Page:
PITTSBURGH — The Pittsburgh Water and Sewer Authority plans to replace more than 1,000 water lines as part of a multimillion-dollar project to improve infrastructure as part of an ongoing problem with lead pipes.
During a meeting Friday, the board announced the beginning of its lead replacement project, with the goal of replacing 1,500 lead service lines by the end of June.
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About 20 to 25 percent of customers throughout the city are dealing with elevated levels of lead in their drinking water. Additionally, the PWSA said some of its records, which go back nearly a century, are proving to be inaccurate.
"Ultimately, we're going to have to identify every line because there's no inventory to tell us where lead is or is not,” said PWSA director of engineering Bob Weimar.
The Pittsburgh Water and Sewer Authority has lowered cameras into curb boxes across the city for the last four months to see if the service lines are made of lead.
Channel 11 learned Friday that task has proved to be challenging, with half of the boxes full of material blocking the cameras’ view. That obstacle is one of several reasons why the PWSA could soon take action for both the short and long term.
In all, the PWSA plans to spend more than $500 million over the next five years on infrastructure. Board member and city councilwoman Deborah Gross said it’s an important step, but more needs to be done to help customers who are at risk now.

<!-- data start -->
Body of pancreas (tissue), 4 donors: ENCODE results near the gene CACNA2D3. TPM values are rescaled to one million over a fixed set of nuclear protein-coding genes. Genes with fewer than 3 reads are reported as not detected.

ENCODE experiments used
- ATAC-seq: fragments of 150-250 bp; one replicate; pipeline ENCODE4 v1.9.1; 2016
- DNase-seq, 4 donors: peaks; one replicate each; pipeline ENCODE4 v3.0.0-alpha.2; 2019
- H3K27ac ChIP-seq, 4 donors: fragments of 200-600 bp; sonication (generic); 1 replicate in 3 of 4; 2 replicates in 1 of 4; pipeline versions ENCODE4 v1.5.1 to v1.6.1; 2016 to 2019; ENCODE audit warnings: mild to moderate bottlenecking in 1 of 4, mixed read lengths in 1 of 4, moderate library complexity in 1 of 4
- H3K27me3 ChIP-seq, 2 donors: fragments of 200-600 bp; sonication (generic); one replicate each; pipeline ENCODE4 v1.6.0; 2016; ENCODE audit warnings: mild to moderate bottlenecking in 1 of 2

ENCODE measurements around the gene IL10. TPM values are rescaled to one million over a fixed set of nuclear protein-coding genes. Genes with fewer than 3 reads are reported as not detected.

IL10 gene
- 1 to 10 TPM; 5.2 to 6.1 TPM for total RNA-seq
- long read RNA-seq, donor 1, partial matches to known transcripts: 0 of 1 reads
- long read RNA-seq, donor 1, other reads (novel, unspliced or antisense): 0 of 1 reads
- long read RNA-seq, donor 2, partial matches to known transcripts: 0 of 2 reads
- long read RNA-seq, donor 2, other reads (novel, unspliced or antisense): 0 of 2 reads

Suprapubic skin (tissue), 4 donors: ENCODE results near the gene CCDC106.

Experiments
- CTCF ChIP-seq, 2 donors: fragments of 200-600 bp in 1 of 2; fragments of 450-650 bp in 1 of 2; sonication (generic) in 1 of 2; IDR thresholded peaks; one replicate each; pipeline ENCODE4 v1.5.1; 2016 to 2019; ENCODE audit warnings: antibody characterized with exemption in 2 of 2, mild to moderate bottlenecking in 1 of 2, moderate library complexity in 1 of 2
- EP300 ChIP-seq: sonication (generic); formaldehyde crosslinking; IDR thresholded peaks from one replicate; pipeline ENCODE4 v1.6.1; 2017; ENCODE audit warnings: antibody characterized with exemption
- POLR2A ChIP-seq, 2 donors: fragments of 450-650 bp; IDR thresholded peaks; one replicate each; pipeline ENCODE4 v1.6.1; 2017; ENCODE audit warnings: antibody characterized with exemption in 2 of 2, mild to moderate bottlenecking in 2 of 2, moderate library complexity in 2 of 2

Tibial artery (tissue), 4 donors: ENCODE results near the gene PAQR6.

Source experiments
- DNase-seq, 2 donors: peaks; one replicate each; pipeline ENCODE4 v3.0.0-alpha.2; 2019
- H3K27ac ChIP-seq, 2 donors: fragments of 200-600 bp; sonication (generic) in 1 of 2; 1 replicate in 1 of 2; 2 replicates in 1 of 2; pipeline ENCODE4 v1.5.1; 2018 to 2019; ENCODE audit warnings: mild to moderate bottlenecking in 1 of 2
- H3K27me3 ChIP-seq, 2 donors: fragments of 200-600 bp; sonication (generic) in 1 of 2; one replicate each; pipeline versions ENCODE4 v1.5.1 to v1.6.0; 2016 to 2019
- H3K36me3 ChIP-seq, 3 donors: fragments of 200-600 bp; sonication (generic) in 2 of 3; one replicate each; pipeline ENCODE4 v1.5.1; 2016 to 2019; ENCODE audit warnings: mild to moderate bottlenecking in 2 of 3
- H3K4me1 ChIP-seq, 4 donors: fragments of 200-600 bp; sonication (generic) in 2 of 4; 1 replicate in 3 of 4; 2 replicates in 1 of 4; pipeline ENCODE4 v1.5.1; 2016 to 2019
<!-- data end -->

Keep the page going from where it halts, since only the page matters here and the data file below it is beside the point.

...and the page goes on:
"In the near term, where we do find lead, we want to minimize the risk (to) people, and I think that should be buying filters,” Gross said.
Lawrenceville resident Nancy Coleman learned over the summer that she’s one of thousands of customers who has a water line going into her home that is made of lead. Instead of paying thousands of dollars to replace it, Coleman bought a water filter and runs her water every morning.
“It’s aggravating,” Coleman said. “I don’t know if we’re affected by the lead.”
The PWSA will provide free lead testing kits to customers. To order one, email
or call 412-255-2423 between 8 a.m. and 6 p.m. Monday through Friday. For more information, visit
The PWSA that it will take 10-14 business days to receive a test kit, and because of the volume of samples coming in, the PWSA estimates 3 to 3 ½ weeks from the date of receipt by the lab to receive results. Customers will be contacted via a phone call or an emailed letter.
Cox Media Group